AHRQ's NICU Toolkit Used to Develop Nurse Practitioner Training Module in Texas
An AHRQ toolkit designed to help hospitals arrange continuing care for infants discharged from neonatal intensive care units (NICUs) was influential in the development of a training module for advanced practice registered nurse practitioners in rural areas of Texas. The AHRQ toolkit, Transitioning Newborns from NICU to Home, includes resources to help hospitals improve safety once newborns leave the NICU and go home.
A clinical team at the University of Texas Medical Branch in Galveston, in collaboration with the NICU team at Baylor, Scott & White Health in Temple, Texas, used the AHRQ toolkit to create "The Developmental Health Assessment Training Module." Infants born preterm or with complex conditions at birth require extensive monitoring after hospital discharge, and developmental health assessments help identify aspects of a child's functioning, including cognition, communication, behavior, social interaction, motor and sensory abilities, and adaptive skills.
"The AHRQ toolkit was immensely helpful in the development of our [training] module," said team leader Martha Hemingway, M.S.N., R.N., N.N.P.-B.C., D.N.P.
The module, part of Dr. Hemingway's Doctor of Nursing Practice dissertation, was created using content from the AHRQ toolkit's Appendix B, "Clinical Materials to Share with Primary Care."
"The goal [of the module] is to train advanced nurse practitioners—including family nurse practitioners, pediatric nurse practitioners, and neonatal nurse practitioners—to deliver developmental health assessments and follow-up care to NICU infants in remote and rural primary care areas," Dr. Hemingway said.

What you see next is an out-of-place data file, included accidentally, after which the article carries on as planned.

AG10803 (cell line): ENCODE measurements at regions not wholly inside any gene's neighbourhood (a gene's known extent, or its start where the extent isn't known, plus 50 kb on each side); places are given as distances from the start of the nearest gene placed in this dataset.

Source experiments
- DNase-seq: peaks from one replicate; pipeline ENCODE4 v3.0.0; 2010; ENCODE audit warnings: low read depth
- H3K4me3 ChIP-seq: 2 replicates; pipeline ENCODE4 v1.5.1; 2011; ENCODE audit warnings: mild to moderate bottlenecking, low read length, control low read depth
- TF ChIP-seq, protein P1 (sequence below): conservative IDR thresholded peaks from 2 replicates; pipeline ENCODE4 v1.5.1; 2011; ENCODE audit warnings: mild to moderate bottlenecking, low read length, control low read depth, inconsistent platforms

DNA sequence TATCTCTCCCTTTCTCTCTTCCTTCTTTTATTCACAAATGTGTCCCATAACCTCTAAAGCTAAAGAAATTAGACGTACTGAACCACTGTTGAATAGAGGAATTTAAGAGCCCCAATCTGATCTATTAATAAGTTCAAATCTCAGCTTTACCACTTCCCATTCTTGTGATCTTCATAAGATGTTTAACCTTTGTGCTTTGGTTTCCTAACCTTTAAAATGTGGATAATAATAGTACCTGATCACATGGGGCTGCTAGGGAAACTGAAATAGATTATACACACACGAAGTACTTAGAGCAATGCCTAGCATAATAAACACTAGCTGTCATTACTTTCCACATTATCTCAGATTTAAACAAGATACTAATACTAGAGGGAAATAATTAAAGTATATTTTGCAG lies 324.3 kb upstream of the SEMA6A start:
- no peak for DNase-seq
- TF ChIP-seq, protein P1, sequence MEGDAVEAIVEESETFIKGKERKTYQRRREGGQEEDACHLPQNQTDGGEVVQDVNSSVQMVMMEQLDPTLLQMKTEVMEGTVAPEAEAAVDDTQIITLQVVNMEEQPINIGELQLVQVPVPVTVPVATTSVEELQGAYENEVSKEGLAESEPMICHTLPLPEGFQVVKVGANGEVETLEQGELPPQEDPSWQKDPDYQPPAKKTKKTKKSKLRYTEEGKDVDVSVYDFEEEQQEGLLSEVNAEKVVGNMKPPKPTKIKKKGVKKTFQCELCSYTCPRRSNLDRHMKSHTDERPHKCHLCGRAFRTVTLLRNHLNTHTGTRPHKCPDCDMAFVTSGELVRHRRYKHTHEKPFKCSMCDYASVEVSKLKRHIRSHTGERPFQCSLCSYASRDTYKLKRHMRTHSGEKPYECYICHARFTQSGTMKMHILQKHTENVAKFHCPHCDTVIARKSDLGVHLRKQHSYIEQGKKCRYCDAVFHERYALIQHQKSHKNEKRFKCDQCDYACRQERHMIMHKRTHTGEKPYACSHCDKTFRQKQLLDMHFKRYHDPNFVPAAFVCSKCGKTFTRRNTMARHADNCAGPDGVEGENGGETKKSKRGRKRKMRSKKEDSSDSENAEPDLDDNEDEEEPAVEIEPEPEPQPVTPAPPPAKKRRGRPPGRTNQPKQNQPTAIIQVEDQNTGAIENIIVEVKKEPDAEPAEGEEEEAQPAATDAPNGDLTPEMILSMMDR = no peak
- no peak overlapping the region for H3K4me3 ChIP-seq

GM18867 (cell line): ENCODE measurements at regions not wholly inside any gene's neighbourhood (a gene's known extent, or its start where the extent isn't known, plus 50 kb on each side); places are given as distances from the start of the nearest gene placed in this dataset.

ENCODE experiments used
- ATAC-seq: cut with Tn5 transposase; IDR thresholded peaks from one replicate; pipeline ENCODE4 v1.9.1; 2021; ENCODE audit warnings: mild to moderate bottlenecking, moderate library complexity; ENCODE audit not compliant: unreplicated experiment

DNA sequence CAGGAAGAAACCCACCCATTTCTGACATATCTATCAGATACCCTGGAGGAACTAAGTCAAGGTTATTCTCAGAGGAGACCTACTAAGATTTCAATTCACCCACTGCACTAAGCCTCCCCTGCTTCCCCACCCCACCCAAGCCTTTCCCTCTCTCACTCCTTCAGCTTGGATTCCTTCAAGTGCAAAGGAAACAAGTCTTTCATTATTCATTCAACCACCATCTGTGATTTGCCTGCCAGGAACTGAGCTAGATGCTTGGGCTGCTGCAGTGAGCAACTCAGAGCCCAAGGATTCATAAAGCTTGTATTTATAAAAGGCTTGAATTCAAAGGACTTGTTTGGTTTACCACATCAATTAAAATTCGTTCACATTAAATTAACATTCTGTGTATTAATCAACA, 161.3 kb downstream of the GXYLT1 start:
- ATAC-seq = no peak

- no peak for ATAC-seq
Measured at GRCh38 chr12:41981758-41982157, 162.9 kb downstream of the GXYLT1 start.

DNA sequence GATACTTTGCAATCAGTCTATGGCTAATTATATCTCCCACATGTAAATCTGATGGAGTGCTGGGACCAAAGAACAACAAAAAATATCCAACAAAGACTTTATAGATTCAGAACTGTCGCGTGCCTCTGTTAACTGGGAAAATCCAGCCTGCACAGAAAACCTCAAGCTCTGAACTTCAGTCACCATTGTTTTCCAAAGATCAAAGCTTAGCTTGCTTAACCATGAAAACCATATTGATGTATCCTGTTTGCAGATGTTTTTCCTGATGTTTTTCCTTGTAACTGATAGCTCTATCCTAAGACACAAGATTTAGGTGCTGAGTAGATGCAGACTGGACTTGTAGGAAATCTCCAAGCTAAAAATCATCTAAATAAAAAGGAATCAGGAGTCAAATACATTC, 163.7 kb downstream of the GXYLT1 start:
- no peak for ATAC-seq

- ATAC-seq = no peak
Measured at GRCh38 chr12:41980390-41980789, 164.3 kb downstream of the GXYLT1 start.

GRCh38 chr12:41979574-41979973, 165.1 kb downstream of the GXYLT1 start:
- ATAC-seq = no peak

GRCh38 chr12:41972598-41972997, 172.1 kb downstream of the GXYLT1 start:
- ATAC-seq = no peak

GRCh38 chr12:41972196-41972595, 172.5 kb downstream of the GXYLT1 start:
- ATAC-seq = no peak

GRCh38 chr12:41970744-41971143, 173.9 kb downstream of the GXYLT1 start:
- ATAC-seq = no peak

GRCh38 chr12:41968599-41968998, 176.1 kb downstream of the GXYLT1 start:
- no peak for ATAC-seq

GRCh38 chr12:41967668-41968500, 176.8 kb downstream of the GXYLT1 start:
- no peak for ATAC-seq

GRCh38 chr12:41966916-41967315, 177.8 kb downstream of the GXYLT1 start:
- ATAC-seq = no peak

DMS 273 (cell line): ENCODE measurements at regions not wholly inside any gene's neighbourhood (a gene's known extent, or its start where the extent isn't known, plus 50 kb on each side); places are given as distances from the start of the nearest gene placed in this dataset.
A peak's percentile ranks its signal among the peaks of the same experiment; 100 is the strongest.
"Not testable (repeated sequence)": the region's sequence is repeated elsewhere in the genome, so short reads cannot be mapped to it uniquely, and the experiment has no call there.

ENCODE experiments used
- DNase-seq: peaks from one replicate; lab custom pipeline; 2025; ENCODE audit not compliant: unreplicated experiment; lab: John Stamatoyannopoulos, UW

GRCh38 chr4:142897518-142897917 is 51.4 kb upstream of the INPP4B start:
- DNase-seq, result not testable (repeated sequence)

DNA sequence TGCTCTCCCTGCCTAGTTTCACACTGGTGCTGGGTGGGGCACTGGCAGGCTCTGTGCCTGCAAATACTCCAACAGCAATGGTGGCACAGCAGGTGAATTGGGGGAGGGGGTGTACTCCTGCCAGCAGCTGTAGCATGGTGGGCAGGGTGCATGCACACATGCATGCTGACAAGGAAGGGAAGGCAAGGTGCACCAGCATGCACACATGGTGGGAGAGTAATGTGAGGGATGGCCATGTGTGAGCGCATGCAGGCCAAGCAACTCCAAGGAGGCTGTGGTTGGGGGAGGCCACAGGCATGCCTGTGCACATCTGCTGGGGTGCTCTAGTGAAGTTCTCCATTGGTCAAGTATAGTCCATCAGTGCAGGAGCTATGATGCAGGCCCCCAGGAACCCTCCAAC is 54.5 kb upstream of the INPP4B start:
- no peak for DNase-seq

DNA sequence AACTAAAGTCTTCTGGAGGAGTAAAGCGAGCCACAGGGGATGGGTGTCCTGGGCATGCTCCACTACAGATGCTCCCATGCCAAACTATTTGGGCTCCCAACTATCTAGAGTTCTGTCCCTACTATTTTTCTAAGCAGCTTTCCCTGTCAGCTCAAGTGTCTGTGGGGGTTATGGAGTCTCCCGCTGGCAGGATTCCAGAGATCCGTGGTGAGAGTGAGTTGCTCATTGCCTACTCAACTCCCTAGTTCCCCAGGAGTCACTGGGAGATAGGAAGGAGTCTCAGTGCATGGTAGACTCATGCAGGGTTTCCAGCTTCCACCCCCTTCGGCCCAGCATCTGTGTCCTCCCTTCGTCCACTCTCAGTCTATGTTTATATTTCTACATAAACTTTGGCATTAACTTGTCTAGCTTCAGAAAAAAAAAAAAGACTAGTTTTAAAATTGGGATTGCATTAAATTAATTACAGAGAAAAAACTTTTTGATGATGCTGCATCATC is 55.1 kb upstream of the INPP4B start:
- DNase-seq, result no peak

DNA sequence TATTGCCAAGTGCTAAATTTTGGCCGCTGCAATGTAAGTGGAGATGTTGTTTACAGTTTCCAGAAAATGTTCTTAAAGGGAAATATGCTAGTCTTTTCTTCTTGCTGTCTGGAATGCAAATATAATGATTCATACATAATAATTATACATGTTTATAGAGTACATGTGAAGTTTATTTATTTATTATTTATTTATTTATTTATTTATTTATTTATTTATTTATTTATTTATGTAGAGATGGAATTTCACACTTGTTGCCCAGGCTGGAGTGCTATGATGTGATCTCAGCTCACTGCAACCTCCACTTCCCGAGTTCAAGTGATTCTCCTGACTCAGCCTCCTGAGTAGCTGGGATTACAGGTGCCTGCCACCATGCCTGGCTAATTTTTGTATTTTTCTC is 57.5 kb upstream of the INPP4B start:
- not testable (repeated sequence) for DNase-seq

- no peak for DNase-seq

Communities in rural Texas have few clinics that can provide developmental health assessments. Patients living in rural areas often receive care from family nurse practitioners or pediatric nurse practitioners. These nurses can provide primary care to infants and children, but they may lack training needed to conduct developmental health assessments for NICU infants facing potential developmental delays.
"Our 'Developmental Health Assessment Training Module' can help deliver post-NICU services to infants and children in remote areas, giving families access to needed services and reducing expenses related to transportation, missed work, and perhaps loss of income," Dr. Hemingway noted.
"If developmental delays are detected, patients can be referred to the appropriate specialties, such as physical or occupational therapy, and/or speech and language pathology, depending on the infant's needs," explained Dr. Hemingway.
Topics from AHRQ's toolkit used in the development of the training module included:
- Anemia of Prematurity.
- Apnea of Prematurity.
- Bronchopulmonary Dysplasia.
- Gastroesophageal Reflux.
- Patent Ductus Arteriosus.
- Short Bowel Syndrome.
- Vision Screening, Retinopathy of Prematurity.
- Feeding (breast feeding and supplements).